The name comes from the Greek eucalyptos, meaning well-covered, probably because the flower buds are covered with a membrane.
There are more than 500 species of eucalyptus plants ranging from shrubs to 480-foot giants, making eucalyptus some of the tallest trees in the world. Most are evergreen and all produce oils. Native to Australia, the eucalyptus constitutes much of the vegetation on that continent.
Aborigines play major role
The Australian aborigines deserve all the credit for the discovery of eucalyptus oil. Interestingly, the eucalyptus tree stores water in its roots. Many aborigines dig up a length of the root, blow into one end, and catch the water that comes out of the other end. The eucalyptus tree received one of its common names, “Australian fevertree,” from its ability to help fight malaria. Aborigines planted the trees in mosquito-infested marshes. Soon the trees dried the marshes through their heavy feeding, thereby killing the mosquitoes by denying the insects the moisture they need to breed.
The oil, made from the leaves, is considered a germicide, antiseptic, and astringent. The leaves can be used widely, but never use the oil at full strength.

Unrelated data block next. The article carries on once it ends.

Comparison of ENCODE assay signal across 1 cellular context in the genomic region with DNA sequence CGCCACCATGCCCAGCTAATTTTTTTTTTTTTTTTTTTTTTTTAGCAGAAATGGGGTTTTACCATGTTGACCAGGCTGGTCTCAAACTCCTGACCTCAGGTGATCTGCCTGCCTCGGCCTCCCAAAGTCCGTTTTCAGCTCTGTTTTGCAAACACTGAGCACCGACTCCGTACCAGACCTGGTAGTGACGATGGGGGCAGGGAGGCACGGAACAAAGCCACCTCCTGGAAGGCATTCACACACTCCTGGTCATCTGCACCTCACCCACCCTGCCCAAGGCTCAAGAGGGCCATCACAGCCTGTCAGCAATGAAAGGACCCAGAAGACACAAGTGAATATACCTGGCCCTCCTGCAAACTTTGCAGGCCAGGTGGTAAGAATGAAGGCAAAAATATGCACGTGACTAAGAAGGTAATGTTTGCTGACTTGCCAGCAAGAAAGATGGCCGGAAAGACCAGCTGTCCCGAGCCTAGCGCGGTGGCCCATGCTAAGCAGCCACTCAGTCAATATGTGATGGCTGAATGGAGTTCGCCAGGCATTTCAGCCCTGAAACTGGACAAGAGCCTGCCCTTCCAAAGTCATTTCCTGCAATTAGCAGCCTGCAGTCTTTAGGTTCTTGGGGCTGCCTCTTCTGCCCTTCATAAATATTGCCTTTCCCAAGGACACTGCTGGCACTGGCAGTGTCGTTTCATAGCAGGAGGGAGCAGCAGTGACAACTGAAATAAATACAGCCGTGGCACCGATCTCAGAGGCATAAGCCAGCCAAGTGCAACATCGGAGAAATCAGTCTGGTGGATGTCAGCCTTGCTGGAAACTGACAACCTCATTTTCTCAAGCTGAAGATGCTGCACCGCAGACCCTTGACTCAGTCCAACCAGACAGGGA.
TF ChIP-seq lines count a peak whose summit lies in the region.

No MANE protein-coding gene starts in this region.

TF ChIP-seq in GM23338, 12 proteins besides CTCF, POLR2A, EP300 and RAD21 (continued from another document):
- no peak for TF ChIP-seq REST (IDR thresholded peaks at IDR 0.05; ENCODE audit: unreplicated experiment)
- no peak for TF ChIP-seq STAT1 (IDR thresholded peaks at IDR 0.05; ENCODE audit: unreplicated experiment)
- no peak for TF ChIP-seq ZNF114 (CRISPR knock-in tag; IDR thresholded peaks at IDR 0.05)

It is wonderful to throw a handful of the leaves in your bath or use it in a facial steam. One teaspoon of the oil in one cup of water rubbed on the skin makes a perfect insect repellent for animals and humans.
Eucalyptus is most notably used for the relief of the symptoms of bronchitis, asthma, and croup. Steeping the leaves in hot water for twenty minutes and then breathing the vapors is highly therapeutic. Commercially made cough drops often contain eucalyptus for this reason.
The leaves are useful in astringents, shampoos, and bath products, to relieve aching joints and muscles, as well as in soaps and massage oils. The scent helps open respiratory paths. Jeanne Rose, author of Herbs & Things, recommends the leaves be used in sleep pillows for asthma and bronchial problems. [Jeanne Rose, Herbs & Things: Jeanne Rose’s Herbal, New York: Pergiee Books, 1972, pp. 59-6o.]
According to Mrs. M. Grieve, author of A Modern Herbal, “The medicinal Eucalyptus Oil is probably the most powerful antiseptic of its class, especially when it is old, as ozone is formed in it on exposure to the air. It has a decided disinfectant action, destroying the lower forms of life.” [Mrs. Maud Grieve, A Modern Herbal: The Medicinal, Culinary, Cosmetic and Economic Properties, Cultivation and Folk-Lore of Herbs, Grasses, Fungi, Shrubs & Trees With All Their Modern Scientific Uses, Vol. I, reprint, New York: Dover Publications, Inc., 1982, p. 289.] She further concludes that an ointment of eucalyptus is helpful for chapped hands, dandruff, and pains in the joints and muscles.
Chemical constituents include a terpene and a cymene. The oil also contains a crystallizable resin, derived from eucalyptol. One method for determining the eucalyptol depends on the conversion of the oil into a crystalline phosphate.
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